FTC:Electronics

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Electronics are what allows the robot to function properly. These different electronic parts are the main components used in the electronics of a robot in FIRST Tech Challenge.

Driver Hub and Control Hub Interaction

Hardware.png

This diagram shows the basic layout for a robot’s electronics. First, the drivers input commands into the game controllers that are programmed for specific tasks on the robot. The inputs then go to the Driver Hub. The Driver Hub then transmits commands to the Control Hub via Wifi Direct. The Control Hub in turn sends commands to the motors and sensors.  It also connects directly with the Expansion Hub via the blue transmission wire. The Expansion Hub is used to add additional motors and sensors.

REV Driver Hub

The Driver Hub is an Android device and has a touch screen and multiple ports for the game controllers.

REV Control Hub

The Control Hub is an Android device and has ports for 4 DC motors, 6 servos and 16 sensors. It is the main controller of the robot, controlling even the Expansion Hub.

REV Expansion Hub

The Expansion Hub is used if you need more than for DC motors on your robot.  It is also nice to have on your robot on the side opposite the control hub to allow for shorter wire spans for electronics connections.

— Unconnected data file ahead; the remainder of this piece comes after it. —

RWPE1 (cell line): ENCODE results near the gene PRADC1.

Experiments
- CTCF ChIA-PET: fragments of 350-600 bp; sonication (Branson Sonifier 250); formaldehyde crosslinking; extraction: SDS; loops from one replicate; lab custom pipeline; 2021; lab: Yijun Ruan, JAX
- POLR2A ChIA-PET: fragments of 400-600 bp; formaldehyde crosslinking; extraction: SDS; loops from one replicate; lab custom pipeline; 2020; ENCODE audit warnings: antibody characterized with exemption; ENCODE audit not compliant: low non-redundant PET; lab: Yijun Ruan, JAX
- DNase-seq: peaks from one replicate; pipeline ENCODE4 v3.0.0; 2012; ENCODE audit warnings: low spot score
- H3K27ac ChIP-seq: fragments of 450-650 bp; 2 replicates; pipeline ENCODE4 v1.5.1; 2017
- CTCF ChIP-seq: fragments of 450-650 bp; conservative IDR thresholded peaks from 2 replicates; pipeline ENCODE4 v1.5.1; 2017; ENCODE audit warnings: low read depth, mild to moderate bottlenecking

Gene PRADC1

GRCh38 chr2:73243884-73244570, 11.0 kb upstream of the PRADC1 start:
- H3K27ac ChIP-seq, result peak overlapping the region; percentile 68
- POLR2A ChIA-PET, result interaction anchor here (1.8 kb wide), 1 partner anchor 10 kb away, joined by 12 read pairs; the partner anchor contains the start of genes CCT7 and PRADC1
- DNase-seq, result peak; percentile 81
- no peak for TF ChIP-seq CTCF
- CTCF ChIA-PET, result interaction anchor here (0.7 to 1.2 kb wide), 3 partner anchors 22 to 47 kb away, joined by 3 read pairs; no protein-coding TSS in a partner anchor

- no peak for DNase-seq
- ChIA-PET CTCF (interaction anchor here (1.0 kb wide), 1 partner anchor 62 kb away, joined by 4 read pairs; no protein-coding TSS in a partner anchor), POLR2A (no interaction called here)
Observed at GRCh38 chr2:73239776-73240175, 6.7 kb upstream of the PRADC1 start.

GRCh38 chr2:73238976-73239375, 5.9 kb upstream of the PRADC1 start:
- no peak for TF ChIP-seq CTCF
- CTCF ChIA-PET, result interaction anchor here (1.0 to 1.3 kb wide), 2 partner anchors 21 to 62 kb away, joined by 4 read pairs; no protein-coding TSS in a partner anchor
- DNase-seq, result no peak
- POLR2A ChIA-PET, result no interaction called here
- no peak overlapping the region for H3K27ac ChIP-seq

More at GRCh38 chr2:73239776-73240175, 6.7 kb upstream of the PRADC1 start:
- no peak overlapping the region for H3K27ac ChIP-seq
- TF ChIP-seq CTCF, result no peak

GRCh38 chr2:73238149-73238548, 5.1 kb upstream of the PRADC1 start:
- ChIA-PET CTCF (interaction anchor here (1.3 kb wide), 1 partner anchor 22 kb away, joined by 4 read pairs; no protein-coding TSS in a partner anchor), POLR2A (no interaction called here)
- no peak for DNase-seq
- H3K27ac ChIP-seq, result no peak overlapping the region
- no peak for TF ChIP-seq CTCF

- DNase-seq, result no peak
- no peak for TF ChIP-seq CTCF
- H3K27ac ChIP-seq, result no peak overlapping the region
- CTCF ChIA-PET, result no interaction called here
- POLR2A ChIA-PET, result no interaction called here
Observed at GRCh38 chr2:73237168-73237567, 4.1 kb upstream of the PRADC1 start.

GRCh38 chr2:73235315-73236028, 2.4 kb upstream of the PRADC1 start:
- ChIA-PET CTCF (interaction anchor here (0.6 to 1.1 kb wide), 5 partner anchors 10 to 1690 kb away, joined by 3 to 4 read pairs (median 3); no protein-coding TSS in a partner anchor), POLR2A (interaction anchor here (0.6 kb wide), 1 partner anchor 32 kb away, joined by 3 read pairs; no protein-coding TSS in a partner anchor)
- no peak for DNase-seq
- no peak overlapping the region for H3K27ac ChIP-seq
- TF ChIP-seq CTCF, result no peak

DC Motors

There are many different types of motors that can be used for driving or various subsystems. Choose an appropriate motor for the task it should complete. The list below is a partial list of DC Motors that are legal to use in FTC. Evaluate these motors to determine which will be the best for your subsystem.

Common Motor Examples

Name Pros Cons Uses
NeveRest Orbital 20 Gearmotor
  • High speed
  • Reliable
  • Can’t adjust tension for a chain drive easily
  • Low torque
Good for use in high speed subsystems such as launchers
NeveRest 40
  • Decent Torque and Speed
  • Easy adjustment of chain tension
  • Uses a D pattern axle
Good for use in driving
NeveRest 60
  • Good Torque
  • Easy adjustment of chain tension
  • Uses a D pattern axle
Good for high torque subsystems
TETRIX MAX DC Motor
  • Small
  • D-pattern axle not as strong
  • Low power
  • Wire connection at the back of the motor can come off easily
This motor is outperformed by many other motors.
REV Ultra Planetary Gearmotor
  • Durable
  • Easy to change the gearbox
  • Can’t adjust tension for a chain drive easily
High speed subsystems and driving
REV HD Hex Motor 20:1 Planetary
  • High Speed
  • Can’t adjust tension for a chain drive easily
High speed subsystems and driving
REV HD Hex Motor 40:1
  • High Torque
  • Durable
  • Decent speed
Good for driving and for high torque subsystems
REV Core Hex Motor
  • Allows use of hex axle
  • Strong attachment point for those axles
  • Reliable
  • Slow
  • Not super powerful
Good for low speed subsystems
TETRIX Torquenado
  • Super high torque
  • Not super fast
Great for heavy subsystems or lifting heavy things.
goBilda 5202 Series Yellow Jacket Planetary Gear Motor
  • Many option on torque and speed
  • Uses a D axle